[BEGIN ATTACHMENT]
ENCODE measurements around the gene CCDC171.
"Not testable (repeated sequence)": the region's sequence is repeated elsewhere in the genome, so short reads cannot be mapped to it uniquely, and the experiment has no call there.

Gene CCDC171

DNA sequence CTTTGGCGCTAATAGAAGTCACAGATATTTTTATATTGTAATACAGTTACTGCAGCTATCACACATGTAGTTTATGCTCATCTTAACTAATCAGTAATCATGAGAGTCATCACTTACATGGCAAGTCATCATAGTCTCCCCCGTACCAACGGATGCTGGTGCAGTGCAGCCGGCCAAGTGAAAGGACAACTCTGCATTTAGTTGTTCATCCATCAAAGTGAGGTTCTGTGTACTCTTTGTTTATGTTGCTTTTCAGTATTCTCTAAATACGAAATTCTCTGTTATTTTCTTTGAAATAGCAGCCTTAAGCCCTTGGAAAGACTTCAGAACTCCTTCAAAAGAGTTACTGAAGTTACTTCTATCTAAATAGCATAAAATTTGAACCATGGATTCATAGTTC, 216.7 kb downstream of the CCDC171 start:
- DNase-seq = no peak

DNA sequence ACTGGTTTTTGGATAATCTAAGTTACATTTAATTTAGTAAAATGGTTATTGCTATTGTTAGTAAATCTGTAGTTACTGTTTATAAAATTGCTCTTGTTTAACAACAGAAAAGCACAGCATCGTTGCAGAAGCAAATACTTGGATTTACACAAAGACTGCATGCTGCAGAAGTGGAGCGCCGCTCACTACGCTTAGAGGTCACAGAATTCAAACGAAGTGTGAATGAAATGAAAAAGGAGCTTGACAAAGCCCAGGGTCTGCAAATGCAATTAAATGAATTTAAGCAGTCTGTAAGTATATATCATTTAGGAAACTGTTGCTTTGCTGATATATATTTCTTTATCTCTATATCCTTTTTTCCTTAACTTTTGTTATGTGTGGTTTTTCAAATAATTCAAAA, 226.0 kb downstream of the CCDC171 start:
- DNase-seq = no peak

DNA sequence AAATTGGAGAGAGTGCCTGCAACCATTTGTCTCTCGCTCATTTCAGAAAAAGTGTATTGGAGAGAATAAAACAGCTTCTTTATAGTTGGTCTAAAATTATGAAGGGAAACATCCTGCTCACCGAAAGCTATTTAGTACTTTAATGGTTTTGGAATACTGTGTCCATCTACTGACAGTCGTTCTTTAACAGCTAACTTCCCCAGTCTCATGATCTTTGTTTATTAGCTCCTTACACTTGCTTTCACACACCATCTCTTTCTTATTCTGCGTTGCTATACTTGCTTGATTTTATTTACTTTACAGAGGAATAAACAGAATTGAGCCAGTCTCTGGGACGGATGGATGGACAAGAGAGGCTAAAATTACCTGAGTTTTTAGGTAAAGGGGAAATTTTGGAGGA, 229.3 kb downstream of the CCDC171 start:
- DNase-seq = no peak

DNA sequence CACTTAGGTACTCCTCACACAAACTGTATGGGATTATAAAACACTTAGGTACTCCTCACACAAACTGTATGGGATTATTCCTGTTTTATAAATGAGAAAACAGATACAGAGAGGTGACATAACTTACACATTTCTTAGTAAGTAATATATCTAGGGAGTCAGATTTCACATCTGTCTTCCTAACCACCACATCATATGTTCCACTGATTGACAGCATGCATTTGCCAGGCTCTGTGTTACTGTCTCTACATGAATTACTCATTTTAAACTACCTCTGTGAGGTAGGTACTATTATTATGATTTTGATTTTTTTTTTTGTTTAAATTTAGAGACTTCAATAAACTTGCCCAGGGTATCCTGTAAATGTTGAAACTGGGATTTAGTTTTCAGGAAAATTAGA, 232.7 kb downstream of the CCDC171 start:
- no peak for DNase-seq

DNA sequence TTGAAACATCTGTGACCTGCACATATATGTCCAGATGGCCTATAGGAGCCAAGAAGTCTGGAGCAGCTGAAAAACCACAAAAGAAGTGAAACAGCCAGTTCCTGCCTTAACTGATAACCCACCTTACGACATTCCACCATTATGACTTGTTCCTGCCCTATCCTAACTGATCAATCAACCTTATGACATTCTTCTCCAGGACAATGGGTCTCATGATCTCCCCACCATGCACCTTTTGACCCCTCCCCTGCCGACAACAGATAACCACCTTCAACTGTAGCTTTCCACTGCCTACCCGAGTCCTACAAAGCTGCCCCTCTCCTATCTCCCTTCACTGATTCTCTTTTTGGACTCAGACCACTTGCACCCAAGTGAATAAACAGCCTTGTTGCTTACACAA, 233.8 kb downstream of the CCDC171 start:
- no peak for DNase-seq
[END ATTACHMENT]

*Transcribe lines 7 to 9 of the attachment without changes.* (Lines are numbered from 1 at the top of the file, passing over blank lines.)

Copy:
- DNase-seq = no peak

DNA sequence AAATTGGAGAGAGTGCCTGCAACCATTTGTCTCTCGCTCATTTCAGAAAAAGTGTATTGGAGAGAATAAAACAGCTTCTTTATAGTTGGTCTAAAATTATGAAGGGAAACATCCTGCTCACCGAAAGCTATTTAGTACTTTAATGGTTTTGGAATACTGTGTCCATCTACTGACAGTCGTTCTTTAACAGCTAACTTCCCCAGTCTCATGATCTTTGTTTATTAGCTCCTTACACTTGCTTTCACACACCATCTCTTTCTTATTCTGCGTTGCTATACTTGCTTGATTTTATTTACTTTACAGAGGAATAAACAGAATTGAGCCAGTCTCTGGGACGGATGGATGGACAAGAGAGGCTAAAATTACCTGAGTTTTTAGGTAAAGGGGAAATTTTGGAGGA, 229.3 kb downstream of the CCDC171 start:
- DNase-seq = no peak